BY MAIRE O’NEILL
Work on a shaft at the Waste Isolation Pilot Plant (WIPP) near Carlsbad has been shut down by New Mexico Environment due to issues regarding the expiration of a temporary authorization for the shaft and associated connecting drifts expired.
A new request was filed Sept. 9 by the Department of Energy and its contractor Nuclear Waste Partnership asking for an additional 180 days to excavate Shaft #5, which is 1,200 feet west of the existing air intake shaft at the site, while the process for a Class 3 permit needed to use the shaft when completed, was going on. The initial 180-day authorization for the project was issued in April and expired October 24.
In denying the temporary authorization, NMED’s Resource Protection Director Stephanie Stringer noted that the request for reissuance of the TA did not provide a complete summary of the status of the project, progress to date, or a revised schedule for completion. On Sept. 29, NMED staff made an unannounced in-person inspection of activities under the temporary authorization at the shaft to assure compliance but found the schedule presented to them did not include the Oct. 24 expiration date. NMED was only notified of the implementation of a contingency plan 10 days after the expiration date and the Department was significantly concerned by the lack of appropriate planning for the execution of shaft construction activities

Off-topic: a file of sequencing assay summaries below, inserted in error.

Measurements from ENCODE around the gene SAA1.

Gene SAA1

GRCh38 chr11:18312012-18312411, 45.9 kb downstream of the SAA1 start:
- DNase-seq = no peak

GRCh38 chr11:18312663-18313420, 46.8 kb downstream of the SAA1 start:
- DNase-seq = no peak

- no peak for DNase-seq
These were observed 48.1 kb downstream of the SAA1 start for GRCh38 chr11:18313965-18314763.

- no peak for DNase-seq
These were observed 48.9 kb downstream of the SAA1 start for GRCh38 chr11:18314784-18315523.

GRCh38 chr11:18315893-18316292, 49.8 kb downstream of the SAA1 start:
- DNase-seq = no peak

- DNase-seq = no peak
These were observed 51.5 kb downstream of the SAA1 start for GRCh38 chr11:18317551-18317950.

NMED also voiced concern about the COVID-19 situation at WIPP in the November 18 letter to DOE and Nuclear Waste Partnership.
“Given current high incident rate at WIPP, including a reported death of an employee, the circumstances of which are unknown, it is the clear the permittees are unable to successfully mitigate COVID-19 risk to protect human health while conducting the activities under the scope of the request,” the letter states. “NMED has requested standard operating procedures and policies associated with COVID-19 mitigation efforts at WIPP and to date only received a check list akin to a fact sheet.”
On November 25, WIPP reported that through November 17, the facility has recorded 137 COVID cases.
NMED denied the temporary authorization and order adherence to the contingency plan until the Class 3 Permit Modification Request (PMR) process concludes. If the PMR is denied, the NMED letter says, all construction activities conducted under the former temporary authorization must be reversed at the expense of DOE and Nuclear Waste Partnership within the timeframe specified by NMED. In addition, if further activities are conducted beyond the contingency plan, NMED can impose further sanctions.